I am aware that I have bitten of a whole lot and might not be able to chew it all. It has, however, been great fun creating these two worlds and finding ways to connect them and have them influence each other.
I don’t think having two heroes is going to be a problem.

The journey of both my heroes is now well thought out and planned. This is not going to be an average cosy mystery series. Instead they are Cosy Mysteries with a Twist, two heroes and all!

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Jan 132015
 

writerHard to belief it’s already halfway January, but I think I’m still in time to post a quick update on my plans for 2015.

The most important thing I hope to accomplish this year is writing and publishing the first two books in my new cosy mystery series. The last six months I have been very busy creating a new world and characters. Now I am finally at the fun stage of plotting and writing the first book, which is where all the pieces of the puzzle fall into place.
If all goes according to plan Book 1 is published in October and Book 2 in November. And if I’m lucky and everything goes smoothly, Book 3 in January 2016.

At the same time I’m planning to set up a new blog, aimed at Dutch authors. Self-publishing is still a relatively unknown thing in the Netherlands, even though it is now much easier to self-publish (e)books in Dutch. I have a feeling a lot of Dutch authors prefer to go the traditionally published way (looking for a publisher), because they lack the knowledge about self-publishing. There are few Dutch websites that guide and help self-publishers, unlike in the English-speaking world. On top of that self-publishing is still seen as ‘vanity’ and of ‘lesser quality’, which perpetuates the idea that to be a ‘real’ author you need the approval of a ‘real’ publisher.

With my new (Dutch) blog, I hope to dispel some of the self-publishing myths and create some clarity for Dutch authors. Hopefully they can then make a more well-rounded choice to either start looking for a publisher, or go the self-publishing route.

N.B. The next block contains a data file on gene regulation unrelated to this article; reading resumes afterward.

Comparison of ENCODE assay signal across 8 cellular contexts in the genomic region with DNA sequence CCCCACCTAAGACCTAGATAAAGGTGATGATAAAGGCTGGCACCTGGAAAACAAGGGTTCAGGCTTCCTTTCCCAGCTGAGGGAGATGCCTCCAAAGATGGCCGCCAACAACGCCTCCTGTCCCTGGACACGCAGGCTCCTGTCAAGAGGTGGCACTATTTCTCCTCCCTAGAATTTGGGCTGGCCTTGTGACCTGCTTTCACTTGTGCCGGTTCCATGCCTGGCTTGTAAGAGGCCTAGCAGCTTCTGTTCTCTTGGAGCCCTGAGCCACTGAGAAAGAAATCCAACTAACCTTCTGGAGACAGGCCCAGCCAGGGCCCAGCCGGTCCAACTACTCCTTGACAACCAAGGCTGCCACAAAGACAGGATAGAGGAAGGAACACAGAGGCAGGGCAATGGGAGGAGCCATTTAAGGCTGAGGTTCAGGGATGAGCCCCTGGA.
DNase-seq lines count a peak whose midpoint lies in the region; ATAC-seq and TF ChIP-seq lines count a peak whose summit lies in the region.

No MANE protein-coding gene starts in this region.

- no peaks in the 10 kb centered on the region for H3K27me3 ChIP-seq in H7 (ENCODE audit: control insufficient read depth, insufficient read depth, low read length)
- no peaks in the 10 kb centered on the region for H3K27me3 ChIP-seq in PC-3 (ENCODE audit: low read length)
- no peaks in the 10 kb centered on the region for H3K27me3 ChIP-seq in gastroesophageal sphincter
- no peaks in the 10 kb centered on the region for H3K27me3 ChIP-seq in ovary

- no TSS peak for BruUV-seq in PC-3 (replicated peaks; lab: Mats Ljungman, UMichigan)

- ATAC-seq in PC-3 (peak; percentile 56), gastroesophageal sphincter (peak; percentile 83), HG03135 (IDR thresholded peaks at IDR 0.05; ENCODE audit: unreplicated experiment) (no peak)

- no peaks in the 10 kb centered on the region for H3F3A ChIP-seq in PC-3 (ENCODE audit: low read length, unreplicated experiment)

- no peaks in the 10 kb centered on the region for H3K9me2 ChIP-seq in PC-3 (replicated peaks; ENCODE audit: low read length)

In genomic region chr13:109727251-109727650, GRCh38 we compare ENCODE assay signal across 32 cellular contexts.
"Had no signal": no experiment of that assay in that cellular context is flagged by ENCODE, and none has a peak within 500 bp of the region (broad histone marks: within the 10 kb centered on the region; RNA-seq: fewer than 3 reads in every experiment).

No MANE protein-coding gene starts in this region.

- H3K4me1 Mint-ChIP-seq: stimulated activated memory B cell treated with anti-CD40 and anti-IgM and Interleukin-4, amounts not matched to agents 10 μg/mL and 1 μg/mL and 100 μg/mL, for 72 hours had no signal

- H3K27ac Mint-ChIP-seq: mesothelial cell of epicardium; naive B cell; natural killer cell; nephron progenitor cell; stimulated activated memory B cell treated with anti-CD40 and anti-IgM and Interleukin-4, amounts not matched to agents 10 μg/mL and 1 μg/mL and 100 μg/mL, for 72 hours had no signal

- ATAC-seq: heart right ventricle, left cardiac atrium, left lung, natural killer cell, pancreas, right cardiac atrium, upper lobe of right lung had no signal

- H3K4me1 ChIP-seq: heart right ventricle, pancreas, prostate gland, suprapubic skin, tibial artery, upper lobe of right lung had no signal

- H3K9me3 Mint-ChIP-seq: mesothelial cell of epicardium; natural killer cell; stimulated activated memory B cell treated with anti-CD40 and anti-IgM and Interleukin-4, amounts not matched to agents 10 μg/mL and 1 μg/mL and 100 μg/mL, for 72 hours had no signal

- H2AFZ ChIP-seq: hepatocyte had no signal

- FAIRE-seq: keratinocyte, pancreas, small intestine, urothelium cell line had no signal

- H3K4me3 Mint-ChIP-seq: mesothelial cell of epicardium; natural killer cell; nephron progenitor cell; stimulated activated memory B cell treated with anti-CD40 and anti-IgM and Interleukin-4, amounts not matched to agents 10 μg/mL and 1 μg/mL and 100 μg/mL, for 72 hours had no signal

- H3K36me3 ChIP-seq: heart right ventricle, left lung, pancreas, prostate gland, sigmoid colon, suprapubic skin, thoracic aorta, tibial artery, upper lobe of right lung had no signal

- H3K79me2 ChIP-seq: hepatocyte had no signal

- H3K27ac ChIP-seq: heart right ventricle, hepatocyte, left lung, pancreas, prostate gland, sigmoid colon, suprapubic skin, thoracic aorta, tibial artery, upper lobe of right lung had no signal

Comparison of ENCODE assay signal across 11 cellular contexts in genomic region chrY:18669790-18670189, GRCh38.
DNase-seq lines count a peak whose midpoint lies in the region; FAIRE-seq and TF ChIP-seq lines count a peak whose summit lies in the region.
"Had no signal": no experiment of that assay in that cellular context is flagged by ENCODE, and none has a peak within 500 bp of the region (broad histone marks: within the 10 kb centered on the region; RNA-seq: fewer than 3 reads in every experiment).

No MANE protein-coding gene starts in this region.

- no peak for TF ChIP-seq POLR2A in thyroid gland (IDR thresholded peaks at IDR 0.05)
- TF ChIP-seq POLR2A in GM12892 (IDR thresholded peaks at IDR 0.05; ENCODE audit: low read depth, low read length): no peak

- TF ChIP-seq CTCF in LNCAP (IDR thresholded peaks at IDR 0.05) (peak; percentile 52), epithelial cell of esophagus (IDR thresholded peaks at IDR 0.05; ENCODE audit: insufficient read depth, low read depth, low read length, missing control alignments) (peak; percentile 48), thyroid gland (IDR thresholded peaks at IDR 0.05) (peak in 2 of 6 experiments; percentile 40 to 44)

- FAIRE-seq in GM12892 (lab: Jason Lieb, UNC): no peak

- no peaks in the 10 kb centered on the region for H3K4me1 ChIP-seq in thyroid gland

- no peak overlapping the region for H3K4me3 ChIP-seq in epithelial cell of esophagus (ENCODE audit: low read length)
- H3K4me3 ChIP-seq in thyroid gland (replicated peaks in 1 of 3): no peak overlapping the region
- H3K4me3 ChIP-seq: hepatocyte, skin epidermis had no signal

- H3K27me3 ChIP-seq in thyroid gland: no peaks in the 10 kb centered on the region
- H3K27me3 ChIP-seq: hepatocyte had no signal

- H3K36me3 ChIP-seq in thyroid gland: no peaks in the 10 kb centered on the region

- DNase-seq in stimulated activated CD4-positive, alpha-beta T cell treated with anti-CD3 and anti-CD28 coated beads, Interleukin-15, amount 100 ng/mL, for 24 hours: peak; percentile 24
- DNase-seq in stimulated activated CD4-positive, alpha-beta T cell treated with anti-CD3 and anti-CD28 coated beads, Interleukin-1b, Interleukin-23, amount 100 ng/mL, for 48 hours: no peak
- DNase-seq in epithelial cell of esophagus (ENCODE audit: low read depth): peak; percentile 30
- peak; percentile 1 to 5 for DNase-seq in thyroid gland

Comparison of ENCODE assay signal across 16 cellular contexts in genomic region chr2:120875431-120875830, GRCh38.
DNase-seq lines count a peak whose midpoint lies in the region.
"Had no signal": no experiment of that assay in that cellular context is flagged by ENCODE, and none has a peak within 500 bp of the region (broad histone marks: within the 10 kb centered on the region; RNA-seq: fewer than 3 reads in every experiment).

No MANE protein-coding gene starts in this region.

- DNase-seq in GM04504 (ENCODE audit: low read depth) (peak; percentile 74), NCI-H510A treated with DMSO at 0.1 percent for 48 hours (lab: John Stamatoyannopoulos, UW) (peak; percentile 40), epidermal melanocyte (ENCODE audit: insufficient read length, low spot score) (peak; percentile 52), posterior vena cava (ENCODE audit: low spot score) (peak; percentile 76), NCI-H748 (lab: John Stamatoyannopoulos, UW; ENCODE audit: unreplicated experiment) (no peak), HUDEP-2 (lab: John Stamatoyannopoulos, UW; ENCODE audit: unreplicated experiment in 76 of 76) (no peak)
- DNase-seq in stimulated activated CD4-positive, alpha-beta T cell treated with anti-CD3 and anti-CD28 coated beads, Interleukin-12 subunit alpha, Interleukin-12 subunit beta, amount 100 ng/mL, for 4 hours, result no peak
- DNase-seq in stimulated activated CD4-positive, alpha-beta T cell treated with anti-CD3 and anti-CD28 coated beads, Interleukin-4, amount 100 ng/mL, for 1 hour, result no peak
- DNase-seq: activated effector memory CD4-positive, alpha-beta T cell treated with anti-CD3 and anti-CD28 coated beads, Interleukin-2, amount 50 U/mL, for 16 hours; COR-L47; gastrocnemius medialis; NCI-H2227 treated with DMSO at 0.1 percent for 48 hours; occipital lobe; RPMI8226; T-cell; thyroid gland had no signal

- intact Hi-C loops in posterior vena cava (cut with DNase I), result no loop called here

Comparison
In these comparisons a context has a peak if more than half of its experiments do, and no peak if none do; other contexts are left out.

The plan is to use my current mariastaal.nl website for this blog. Although now only a website with some general info about me and my books, it is not difficult to add a blog to it.

I have however made the promise to myself that I won’t start this new blog until I have finished writing Book 1 and plotted Book 2, which in all probability will not be before July-August.

With all this going on, I will be plenty busy this year, but I know I will have loads of fun along the way!

What are your plans for 2015?

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Aug 142014
 

ShirleyHolmesIt has been a while since my last post and a lot of things have happened since then, mostly to do with the writing of my fiction series.

In May I had finished writing the first two novellas in the series, which had the combined word count of 70,000 words. Both books went through the ‘beta reading stage’ and in June were on the brink of being send to my editor.
Something was wrong, though. Even though the beta readers were mostly positive, I felt that both books could be much better. The plot, the characters, it felt like everything was only 80% there.

After some soul-searching during my holiday, I came to the conclusion that the books simply weren’t at the publishing stage yet. Then a brainstorming session with my developmental editor Eva, confirmed what I deep down already knew. I wanted to start from scratch. Change the concept, find the right genre to write in and rewrite both books.

This might sound crazy, specially keeping in mind I had already written 70,000 words, but my decision felt right. I want to publish the best possible product and simply have to be patient and wait until I am there. No use publishing a book that is only 80% right.

The facts are now as follows:

  • My series will now be a cosy mystery series, revolving around two main characters, Jacob Hicks (neighbourhood warden and amateur sleuth) and Paddy the Rat (keen observer of human behaviour).
  • It might well be that the length of the books turn out more than novella length, although I have no idea about that yet.
  • I want to publish the first three books close together somewhere next year, most likely the autumn.
  • I have also decided that the series will be published under my penname ‘Annie Appleton’, about which more in another post.

I have a good feeling about the changes, even though it means that my readers will have to wait longer for a new book to come out. I hope they will find it worth waiting for!

Go to Jacob Hick Mysteries for more info about the new series.